Consequently, one can buy a property as a foreigner and with the goal to rent it out and make money. However, pay attention to the taxation, since now you will receive more personal income and, therefore, some of this percentage might be taxable.

To submit taxes you can use this convenient online tool for the tax declaration.

To make sure everything is correct and legal, consult a tax adviser by using this free platform. It offers different specialists in terms of the law in Germany which will provide you all the needed information.

Be aware that rental agreements in Germany are pro-tenant, meaning that landlords have strict obligations towards their renters and law overall more on the renter (tenant) side.

Knowledge of German When Buying a Haus in Germany

Buying a property is an important decision that involves several people (buyer, owner, notary, and eventually interpreter). For this reason either you should speak German or people you are dealing with must know English on a good level.

Despite that, the contract for the property is conducted in German by a German lawyer in any case. A notary must be satisfied with your knowledge of German, so you can understand the essential contents of the purchase contract before the signing.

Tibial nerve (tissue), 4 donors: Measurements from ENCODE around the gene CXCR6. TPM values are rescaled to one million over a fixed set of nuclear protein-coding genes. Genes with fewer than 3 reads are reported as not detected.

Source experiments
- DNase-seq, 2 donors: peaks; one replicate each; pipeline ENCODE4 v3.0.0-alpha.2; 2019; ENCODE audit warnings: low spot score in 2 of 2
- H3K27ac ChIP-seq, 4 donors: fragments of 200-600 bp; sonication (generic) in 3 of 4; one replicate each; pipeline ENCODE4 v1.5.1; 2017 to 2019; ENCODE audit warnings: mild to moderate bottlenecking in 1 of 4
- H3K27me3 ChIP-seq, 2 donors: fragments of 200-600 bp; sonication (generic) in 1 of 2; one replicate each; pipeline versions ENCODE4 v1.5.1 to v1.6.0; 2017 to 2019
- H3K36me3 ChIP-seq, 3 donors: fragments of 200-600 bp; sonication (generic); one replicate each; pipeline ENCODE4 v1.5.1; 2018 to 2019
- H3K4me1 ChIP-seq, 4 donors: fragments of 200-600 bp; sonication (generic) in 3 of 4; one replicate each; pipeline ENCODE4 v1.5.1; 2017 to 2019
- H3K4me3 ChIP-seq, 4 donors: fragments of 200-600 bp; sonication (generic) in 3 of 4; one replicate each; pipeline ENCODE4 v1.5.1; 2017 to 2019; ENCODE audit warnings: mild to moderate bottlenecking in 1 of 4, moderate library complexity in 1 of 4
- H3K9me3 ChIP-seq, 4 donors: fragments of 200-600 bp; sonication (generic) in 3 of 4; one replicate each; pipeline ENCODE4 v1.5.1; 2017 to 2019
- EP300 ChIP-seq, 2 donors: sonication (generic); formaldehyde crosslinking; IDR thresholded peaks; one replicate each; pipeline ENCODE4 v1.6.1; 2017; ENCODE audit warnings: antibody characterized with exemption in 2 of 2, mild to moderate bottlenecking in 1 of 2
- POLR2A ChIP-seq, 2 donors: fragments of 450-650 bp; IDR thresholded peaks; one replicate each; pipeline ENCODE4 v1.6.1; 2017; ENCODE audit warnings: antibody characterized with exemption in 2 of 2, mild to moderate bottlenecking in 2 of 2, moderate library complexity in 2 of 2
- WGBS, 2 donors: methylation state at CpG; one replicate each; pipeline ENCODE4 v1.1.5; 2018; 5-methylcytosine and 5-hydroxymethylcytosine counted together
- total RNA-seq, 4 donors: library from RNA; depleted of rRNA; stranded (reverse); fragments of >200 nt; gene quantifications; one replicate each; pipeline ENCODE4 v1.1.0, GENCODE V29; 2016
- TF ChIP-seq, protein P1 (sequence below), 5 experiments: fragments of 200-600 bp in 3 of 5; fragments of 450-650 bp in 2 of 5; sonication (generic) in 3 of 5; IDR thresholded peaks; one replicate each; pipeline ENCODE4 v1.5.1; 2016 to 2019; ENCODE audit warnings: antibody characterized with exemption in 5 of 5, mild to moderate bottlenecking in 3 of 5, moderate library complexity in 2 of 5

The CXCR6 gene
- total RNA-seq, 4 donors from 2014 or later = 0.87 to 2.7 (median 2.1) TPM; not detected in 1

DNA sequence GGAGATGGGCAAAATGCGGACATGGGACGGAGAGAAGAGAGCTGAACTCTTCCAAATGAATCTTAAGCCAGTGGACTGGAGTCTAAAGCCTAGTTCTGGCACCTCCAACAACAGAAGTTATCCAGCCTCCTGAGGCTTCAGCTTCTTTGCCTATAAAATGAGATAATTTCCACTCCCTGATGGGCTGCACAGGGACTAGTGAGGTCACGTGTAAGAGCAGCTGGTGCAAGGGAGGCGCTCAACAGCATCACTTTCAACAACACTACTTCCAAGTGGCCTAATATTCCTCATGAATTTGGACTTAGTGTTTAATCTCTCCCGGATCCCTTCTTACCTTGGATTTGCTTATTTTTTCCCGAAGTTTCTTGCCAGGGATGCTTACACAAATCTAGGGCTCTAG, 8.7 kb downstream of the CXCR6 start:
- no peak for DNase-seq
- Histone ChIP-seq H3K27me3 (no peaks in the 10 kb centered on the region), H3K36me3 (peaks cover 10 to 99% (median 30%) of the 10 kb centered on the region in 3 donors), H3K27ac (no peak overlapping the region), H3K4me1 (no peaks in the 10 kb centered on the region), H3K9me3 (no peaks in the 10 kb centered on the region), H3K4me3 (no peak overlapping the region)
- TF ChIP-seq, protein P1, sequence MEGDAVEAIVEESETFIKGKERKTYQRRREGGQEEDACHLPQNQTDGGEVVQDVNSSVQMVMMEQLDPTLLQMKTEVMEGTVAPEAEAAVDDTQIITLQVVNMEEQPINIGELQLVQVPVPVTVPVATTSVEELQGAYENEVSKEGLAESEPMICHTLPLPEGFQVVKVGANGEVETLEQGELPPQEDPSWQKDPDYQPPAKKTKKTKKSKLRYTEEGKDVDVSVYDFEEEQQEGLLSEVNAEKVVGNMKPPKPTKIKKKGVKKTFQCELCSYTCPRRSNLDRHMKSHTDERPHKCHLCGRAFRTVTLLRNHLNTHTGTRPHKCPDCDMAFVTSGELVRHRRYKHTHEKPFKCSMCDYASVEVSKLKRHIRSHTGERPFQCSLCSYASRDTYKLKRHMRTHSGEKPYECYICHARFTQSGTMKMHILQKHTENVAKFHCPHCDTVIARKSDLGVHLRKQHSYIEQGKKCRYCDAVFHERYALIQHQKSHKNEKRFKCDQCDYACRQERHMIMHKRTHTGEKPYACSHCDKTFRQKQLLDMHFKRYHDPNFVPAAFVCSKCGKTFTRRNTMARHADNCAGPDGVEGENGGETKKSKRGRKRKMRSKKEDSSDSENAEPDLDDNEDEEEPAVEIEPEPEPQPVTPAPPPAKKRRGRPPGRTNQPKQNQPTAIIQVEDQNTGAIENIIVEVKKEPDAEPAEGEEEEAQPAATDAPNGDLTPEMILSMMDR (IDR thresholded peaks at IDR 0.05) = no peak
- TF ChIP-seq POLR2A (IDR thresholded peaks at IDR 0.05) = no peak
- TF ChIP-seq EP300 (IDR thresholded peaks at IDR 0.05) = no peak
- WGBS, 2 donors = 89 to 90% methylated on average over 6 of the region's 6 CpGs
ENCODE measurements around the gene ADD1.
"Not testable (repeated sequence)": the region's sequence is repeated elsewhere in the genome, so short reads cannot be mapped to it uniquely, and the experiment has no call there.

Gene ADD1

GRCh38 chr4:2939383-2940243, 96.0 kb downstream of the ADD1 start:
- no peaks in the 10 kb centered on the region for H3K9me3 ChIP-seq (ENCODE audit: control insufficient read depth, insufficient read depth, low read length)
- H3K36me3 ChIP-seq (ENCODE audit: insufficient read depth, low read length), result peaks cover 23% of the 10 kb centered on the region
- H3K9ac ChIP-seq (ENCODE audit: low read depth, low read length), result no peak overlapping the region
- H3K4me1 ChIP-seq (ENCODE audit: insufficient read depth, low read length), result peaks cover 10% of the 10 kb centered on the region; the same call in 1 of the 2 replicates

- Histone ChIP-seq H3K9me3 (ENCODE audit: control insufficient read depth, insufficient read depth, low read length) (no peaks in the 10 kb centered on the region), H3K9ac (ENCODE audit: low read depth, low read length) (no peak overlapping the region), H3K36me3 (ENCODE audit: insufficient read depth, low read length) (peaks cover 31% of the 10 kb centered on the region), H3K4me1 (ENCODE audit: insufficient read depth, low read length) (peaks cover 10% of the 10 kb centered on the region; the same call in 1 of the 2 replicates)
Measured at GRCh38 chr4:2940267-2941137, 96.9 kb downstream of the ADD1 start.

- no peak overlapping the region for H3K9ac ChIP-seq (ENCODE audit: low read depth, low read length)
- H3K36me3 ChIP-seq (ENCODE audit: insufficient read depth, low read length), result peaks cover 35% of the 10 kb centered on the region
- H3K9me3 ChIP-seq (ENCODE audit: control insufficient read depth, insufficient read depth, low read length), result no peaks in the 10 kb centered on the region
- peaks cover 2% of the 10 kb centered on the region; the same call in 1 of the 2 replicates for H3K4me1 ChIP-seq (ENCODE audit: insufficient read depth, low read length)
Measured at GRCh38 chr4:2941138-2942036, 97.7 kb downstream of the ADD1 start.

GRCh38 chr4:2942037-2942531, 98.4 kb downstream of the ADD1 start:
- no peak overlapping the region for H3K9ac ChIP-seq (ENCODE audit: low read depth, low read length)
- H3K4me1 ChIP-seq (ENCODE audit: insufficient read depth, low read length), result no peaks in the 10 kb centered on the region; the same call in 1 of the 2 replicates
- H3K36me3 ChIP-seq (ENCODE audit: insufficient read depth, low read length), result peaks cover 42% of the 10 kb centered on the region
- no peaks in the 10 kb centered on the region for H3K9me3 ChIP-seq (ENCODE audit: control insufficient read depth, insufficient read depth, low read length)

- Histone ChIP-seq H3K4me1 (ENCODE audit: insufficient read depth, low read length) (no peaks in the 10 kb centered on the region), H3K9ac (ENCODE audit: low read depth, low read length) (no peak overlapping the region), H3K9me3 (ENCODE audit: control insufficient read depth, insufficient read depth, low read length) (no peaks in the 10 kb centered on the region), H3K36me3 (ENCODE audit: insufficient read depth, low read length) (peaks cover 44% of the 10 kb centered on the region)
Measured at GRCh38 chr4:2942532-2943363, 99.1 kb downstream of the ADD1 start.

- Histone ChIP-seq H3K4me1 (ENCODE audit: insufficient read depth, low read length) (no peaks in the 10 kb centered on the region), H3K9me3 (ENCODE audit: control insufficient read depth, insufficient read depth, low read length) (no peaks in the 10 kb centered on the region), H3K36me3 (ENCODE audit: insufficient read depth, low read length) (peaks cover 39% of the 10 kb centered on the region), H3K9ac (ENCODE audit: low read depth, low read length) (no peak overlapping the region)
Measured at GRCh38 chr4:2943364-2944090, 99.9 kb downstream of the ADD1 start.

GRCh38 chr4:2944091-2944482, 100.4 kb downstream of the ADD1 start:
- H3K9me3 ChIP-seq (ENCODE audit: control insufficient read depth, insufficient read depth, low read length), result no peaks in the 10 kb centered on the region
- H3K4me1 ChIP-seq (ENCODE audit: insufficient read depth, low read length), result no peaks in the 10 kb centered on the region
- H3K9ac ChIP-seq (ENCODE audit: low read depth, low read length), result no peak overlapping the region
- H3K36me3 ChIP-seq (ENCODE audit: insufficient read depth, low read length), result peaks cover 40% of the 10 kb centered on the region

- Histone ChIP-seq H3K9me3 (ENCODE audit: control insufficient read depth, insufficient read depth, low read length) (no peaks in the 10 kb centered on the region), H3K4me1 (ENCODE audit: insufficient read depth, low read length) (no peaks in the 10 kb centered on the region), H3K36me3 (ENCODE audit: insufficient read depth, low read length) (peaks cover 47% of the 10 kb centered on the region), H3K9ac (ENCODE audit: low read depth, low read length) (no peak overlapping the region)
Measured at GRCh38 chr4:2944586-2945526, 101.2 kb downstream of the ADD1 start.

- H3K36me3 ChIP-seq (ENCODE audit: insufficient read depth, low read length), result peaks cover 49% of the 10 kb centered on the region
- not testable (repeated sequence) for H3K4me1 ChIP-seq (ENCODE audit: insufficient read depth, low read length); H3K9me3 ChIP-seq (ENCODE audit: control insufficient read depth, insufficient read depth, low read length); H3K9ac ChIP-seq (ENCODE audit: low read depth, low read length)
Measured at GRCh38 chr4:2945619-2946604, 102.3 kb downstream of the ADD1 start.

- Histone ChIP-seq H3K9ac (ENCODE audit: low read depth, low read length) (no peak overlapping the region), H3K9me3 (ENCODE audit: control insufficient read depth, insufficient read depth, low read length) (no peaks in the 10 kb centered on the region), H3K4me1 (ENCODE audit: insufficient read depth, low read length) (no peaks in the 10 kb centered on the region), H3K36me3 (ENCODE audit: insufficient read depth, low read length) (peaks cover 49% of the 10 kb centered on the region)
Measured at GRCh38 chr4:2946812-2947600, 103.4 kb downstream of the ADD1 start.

If the notary sees that you don’t know the language on this level, he will demand an official interpreter at your side during the meeting.

How To Define Your Budget and Financing

This question is surely depends on you, how much money do you have available, what is maximum mortgage you can afford and able to get, and so on.

Also, your budget will determine where you will able to purchase a property, for example, in Munich prices are very high so not many people can buy a place there.

Mortgages in Germany

The banking system is great in Germany and even foreigners are able to get a mortgage if they fulfill all criteria. Overall, getting a loan in Germany isn’t harder than in other countries.

Although, banks in Germany carefully screen potential lenders, for instance by conducting background checks. Yes, they tend to be quite conservative.

Banks will assess the value of the property, but they will also assess you as a borrower. Nonetheless, as long as you fulfill the basic requirements and provide all documents present, you will be fine.

In Germany, it is recommended to pay at least 20% of your house price as a down payment. Under certain circumstances, it is also possible to pay less than that or even get a 100% loan.

Monthly payments shouldn’t exceed 35% of your income. You may have to pay more if the bank considers that you have a higher risk, e.g. if you are a foreigner or expat.